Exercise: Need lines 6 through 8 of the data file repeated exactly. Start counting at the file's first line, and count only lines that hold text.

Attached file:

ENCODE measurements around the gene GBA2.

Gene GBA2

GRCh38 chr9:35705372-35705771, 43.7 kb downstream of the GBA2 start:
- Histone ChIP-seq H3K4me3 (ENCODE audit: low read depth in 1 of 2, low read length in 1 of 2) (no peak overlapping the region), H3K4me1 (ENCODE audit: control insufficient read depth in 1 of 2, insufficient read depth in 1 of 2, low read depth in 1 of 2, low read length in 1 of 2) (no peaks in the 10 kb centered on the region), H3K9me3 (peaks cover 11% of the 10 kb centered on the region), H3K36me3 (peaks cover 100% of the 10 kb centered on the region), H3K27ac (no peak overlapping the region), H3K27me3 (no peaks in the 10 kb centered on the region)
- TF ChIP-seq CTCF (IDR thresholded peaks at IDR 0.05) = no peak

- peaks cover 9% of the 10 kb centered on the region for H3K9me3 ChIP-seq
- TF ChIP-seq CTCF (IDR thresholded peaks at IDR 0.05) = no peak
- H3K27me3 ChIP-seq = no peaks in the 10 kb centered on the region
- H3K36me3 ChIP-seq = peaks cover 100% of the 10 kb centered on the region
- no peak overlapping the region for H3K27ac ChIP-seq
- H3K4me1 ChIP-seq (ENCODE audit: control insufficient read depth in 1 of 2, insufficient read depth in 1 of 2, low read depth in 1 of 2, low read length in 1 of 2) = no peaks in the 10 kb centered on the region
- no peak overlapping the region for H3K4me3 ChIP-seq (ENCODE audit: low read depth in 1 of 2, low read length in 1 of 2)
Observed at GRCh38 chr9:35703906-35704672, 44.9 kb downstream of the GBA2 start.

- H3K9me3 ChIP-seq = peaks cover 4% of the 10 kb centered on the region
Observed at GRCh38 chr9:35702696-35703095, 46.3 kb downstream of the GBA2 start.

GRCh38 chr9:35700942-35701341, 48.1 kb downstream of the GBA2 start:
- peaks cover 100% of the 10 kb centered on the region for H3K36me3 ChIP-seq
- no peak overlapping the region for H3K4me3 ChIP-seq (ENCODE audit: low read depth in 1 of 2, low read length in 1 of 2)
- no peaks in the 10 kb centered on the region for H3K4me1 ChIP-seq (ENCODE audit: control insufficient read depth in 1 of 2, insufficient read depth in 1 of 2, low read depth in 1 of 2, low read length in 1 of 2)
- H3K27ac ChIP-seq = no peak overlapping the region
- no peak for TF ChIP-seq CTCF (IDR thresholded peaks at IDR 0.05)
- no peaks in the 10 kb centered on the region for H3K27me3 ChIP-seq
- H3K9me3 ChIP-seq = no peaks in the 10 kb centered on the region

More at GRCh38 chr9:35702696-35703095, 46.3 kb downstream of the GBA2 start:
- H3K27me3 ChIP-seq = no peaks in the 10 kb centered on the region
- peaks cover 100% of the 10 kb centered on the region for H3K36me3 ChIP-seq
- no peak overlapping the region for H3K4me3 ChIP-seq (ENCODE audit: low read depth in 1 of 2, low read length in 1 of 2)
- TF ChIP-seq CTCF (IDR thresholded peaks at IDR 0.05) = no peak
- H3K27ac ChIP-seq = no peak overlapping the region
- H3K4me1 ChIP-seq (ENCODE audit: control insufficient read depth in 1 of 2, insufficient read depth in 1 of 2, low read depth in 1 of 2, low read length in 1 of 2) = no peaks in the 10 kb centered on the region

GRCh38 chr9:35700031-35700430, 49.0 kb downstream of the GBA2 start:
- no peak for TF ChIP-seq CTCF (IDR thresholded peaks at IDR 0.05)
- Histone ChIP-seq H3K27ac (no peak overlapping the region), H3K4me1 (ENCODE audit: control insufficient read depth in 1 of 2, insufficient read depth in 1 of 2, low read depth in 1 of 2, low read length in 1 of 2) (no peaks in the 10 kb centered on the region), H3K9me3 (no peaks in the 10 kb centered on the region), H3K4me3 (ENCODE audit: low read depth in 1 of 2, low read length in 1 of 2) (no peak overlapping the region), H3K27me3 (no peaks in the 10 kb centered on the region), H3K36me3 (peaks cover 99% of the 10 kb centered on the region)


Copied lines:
- peaks cover 9% of the 10 kb centered on the region for H3K9me3 ChIP-seq
- TF ChIP-seq CTCF (IDR thresholded peaks at IDR 0.05) = no peak
- H3K27me3 ChIP-seq = no peaks in the 10 kb centered on the region